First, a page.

1. Early identification and intervention is essential to maximizing treatment success in children who are at risk for reading failure.
  2. 17 to 20% of children have significant reading challenges. This means at least 10 million children or 1 child in 5 will experience significant difficulties learning to read well enough to succeed academically and for enjoyment.
  3. Studies show of the number of children who are reading challenged in the third grade, 74% remain disabled at the end of high school.
  4. The most frequent characteristic observation among children with reading challenges is a slow, labored approach to decoding or “sounding -out” unfamiliar words and frequently misidentification of familiar words.
  5. Public schools identify approximately 4 times as many boys as girls to be reading challenged, but research shows that as many girls as boys have difficulties learning to read.
  6. Because reading is so critical to success in our society, reading failure constitutes not only an educational problem but also rises to the level of a major public health problem.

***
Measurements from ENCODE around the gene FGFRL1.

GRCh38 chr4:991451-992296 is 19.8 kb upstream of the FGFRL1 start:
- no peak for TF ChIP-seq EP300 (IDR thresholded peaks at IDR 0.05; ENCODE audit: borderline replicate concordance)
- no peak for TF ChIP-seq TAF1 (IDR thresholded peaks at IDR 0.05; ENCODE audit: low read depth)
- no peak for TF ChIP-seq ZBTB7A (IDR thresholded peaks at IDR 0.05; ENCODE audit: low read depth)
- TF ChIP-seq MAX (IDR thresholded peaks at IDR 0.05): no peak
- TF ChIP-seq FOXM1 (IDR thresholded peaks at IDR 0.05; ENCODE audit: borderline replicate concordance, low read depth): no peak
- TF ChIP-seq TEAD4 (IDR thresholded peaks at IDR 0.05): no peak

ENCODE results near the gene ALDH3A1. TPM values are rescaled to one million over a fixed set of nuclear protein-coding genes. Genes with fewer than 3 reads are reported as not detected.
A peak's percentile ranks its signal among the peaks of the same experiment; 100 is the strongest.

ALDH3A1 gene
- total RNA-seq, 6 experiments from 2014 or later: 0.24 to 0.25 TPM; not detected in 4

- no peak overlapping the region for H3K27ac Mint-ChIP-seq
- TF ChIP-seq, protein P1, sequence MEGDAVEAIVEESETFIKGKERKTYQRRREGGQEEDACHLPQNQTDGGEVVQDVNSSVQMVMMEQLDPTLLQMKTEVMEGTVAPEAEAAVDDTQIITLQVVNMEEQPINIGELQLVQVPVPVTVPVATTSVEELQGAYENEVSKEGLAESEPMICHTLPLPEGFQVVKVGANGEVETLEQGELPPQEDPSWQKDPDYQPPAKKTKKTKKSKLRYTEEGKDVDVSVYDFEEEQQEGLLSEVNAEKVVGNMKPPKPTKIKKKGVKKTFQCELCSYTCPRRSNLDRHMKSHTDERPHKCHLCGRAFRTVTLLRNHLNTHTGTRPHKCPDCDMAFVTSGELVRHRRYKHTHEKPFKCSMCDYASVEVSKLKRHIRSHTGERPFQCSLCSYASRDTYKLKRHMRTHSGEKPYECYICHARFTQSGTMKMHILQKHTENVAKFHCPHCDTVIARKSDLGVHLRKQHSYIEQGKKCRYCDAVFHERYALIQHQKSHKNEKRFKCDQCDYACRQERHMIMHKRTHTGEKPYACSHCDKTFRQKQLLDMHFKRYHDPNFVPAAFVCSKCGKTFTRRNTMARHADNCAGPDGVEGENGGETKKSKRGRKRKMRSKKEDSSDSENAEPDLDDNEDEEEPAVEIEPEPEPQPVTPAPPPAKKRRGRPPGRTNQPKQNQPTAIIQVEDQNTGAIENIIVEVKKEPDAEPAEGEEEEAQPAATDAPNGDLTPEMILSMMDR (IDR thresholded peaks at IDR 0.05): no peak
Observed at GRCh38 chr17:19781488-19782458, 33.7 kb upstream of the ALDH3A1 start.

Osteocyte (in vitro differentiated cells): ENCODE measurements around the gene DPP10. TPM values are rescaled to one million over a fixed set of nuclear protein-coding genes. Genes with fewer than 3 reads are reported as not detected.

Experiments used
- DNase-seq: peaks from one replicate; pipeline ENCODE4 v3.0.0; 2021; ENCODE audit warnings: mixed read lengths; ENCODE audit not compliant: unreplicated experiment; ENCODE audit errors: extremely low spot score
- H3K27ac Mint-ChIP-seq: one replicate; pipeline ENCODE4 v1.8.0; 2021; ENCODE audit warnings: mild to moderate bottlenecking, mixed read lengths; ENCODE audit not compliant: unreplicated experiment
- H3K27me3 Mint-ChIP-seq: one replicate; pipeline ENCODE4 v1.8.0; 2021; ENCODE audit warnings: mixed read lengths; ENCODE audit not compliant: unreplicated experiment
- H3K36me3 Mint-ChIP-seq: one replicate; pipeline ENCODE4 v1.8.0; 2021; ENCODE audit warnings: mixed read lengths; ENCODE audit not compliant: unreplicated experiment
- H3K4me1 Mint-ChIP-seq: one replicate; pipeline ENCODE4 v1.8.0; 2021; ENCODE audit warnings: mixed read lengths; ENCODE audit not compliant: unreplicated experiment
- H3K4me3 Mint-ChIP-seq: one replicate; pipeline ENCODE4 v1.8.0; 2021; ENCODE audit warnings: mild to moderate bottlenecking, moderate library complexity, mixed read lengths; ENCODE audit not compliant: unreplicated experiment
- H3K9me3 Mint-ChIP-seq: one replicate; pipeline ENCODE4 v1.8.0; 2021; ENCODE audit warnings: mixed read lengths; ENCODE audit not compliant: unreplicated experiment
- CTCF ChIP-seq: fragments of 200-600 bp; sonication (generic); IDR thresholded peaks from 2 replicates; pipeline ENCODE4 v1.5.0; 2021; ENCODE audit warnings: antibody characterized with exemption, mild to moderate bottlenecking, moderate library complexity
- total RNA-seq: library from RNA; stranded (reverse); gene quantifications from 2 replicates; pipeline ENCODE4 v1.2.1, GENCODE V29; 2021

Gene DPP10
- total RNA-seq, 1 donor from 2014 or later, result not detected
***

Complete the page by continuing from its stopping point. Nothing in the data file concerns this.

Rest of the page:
7. For the reader to begin to pay more attention developing memory retention to the text that is being read for comprehension to occur, phonological and decoding skills must be applied accurately.
  8. Reading requires explicit, systematic and direct instruction.
  9. The understanding that written spellings systematically represent the phonemes of spoken words is termed “the alphabetic principle” and is absolutely necessary for the development of accurate and rapid decoding and word reading skills.
  10. Developing reading skills requires the acquisition of phonemic awareness and other phonological processing skills. Dyslexic readers need to learn how to apply these skills.